MAIN OUTCOME MEASURE: Difference in systolic blood pressure between awake ambulatory blood pressure minus automated office blood pressure and awake ambulatory blood pressure minus manual office blood pressure.
RESULTS: Cluster randomisation allocated 31 practices (252 patients) to manual office blood pressure and 36 practices (303 patients) to automated office blood pressure measurement. The most recent routine manual office blood pressure (149.5 (SD 10.8)/81.4 (8.3)) was higher than automated office blood pressure (135.6 (17.3)/77.7 (10.9)) (P<0.001). In the control group, routine manual office blood pressure before enrollment (149.9 (10.7)/81.8 (8.5)) was reduced to 141.4 (14.6)/80.2 (9.5) after enrollment (P<0.001/P = 0.01), but the reduction in the intervention group from manual office to automated office blood pressure was significantly greater (P<0.001/P = 0.02). On the first study visit after enrollment, the estimated mean difference for the intervention group between the awake ambulatory systolic/diastolic blood pressure and automated office blood pressure (-2.3 (95% confidence interval -0.31 to -4.3)/-3.3 (-2.7 to -4.4)) was less (P = 0.006/P = 0.26) than the difference in the control group between the awake ambulatory blood pressure and the manual office blood pressure (-6.5 (-4.3 to -8.6)/-4.3 (-2.9 to -5.8)). Systolic/diastolic automated office blood pressure showed a stronger (P<0.001) within group correlation (r = 0.34/r = 0.56) with awake ambulatory blood pressure after enrollment compared with manual office blood pressure versus awake ambulatory blood pressure before enrollment (r = 0.10/r = 0.40); the mean difference in r was 0.24 (0.12 to 0.36)/0.16 (0.07 to 0.25)). The between group correlation comparing diastolic automated office blood pressure and awake ambulatory blood pressure (r = 0.56) was stronger (P<0.001) than that for manual office blood pressure versus awake ambulatory blood pressure (r = 0.30); the mean difference in r was 0.26 (0.09 to 0.41). Digit preference with readings ending in zero was substantially reduced by use of automated office blood pressure.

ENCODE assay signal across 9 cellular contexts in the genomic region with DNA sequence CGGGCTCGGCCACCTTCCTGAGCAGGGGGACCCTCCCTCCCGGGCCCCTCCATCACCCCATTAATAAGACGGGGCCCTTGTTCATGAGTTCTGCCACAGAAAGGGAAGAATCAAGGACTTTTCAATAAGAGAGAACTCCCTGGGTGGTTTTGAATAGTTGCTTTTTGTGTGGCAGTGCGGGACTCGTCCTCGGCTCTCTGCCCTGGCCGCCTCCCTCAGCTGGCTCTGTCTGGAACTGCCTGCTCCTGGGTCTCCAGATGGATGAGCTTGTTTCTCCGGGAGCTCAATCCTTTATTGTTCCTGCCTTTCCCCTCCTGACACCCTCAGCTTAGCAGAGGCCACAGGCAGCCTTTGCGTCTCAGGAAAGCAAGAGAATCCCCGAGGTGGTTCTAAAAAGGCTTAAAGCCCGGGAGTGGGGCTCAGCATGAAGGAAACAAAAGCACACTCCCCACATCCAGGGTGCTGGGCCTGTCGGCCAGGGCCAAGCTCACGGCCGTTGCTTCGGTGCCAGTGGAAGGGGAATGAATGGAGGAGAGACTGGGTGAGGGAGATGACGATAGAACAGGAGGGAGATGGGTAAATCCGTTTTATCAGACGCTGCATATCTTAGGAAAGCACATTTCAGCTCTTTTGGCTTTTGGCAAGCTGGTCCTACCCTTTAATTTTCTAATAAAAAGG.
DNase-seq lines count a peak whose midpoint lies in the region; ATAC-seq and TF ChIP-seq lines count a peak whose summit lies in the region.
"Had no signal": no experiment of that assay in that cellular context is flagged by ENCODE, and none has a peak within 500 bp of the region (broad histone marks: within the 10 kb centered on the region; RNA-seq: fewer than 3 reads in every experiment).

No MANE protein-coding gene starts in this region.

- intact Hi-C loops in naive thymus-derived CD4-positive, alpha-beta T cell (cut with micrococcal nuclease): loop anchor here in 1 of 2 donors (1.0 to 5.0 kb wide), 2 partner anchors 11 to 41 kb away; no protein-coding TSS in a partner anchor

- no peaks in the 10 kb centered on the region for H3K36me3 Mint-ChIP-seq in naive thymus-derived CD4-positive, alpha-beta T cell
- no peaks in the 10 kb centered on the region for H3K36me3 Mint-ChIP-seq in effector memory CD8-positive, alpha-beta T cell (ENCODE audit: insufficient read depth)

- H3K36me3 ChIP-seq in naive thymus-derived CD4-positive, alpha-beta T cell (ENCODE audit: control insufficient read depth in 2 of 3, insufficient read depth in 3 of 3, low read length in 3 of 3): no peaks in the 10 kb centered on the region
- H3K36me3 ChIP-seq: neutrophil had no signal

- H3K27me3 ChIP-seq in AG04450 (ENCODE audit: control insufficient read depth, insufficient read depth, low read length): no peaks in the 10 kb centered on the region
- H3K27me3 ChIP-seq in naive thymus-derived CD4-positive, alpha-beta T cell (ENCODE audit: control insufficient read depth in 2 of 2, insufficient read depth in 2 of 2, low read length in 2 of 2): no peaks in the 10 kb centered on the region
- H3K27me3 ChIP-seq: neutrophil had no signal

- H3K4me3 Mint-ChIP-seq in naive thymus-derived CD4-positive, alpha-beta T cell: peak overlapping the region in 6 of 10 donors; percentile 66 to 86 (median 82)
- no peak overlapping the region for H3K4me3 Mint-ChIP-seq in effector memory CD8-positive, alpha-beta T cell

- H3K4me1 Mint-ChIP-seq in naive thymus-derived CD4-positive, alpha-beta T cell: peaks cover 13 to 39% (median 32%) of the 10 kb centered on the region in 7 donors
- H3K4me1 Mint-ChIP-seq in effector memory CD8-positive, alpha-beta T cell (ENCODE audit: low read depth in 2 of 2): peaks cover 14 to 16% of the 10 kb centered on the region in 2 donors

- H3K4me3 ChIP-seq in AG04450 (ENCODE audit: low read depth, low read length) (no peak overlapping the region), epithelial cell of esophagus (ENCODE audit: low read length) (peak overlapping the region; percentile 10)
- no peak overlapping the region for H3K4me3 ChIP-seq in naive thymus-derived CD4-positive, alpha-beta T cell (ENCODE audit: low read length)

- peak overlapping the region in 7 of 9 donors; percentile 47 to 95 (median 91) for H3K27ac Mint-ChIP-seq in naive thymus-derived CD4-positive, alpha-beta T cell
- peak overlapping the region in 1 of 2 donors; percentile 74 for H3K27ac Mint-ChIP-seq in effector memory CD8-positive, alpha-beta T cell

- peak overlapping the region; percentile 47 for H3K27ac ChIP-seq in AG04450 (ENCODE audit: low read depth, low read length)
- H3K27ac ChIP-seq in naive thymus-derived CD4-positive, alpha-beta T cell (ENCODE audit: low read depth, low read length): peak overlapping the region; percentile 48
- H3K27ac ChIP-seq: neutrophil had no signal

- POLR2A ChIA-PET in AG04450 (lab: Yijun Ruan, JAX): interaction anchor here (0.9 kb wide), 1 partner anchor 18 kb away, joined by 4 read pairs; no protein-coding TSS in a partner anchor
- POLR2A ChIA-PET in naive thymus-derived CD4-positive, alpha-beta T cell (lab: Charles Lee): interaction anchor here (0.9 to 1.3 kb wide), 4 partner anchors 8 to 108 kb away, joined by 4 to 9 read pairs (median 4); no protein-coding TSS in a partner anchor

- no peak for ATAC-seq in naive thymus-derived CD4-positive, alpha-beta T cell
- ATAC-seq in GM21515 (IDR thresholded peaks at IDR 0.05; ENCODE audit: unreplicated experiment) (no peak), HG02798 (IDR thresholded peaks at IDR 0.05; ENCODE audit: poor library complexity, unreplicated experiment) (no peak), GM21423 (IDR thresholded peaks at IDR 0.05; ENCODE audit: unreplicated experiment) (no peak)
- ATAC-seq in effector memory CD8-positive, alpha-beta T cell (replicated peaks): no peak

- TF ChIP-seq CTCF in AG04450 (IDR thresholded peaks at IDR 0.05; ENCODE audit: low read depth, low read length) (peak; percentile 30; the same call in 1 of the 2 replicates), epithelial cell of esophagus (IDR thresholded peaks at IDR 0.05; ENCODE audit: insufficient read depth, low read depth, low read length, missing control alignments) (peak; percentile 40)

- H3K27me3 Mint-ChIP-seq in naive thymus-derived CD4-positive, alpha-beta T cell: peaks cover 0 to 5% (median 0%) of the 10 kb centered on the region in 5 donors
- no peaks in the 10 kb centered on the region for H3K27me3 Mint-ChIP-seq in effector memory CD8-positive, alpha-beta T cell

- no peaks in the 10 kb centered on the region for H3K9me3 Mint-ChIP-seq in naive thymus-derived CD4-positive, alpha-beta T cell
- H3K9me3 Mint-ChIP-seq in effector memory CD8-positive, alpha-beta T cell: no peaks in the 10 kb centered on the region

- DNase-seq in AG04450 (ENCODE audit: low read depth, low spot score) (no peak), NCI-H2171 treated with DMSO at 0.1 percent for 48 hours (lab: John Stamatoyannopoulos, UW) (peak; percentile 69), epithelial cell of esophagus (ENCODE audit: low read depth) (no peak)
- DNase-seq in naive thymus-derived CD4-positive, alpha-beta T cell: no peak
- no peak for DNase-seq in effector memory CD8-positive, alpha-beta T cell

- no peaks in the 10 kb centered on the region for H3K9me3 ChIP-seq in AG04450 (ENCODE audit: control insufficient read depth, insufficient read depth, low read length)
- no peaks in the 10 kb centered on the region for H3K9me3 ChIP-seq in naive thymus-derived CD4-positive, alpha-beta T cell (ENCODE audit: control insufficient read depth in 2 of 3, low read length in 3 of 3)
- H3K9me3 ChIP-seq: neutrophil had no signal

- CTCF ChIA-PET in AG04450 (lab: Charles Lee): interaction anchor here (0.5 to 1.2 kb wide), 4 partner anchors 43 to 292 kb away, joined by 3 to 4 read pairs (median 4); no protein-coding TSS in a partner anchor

CONCLUSION: In compliant, otherwise healthy, primary care patients with systolic hypertension, introduction of automated office blood pressure into routine primary care significantly reduced the white coat response compared with the ongoing use of manual office blood pressure measurement. The quality and accuracy of automated office blood pressure in relation to the awake ambulatory blood pressure was also significantly better when compared with manual office blood pressure. Trial registration Clinical trials NCT 00214053.
AD
Schulich Heart Centre, Department of Medicine, University of Toronto, Toronto, ON, Canada. martin.myers@sunnybrook.ca
PMID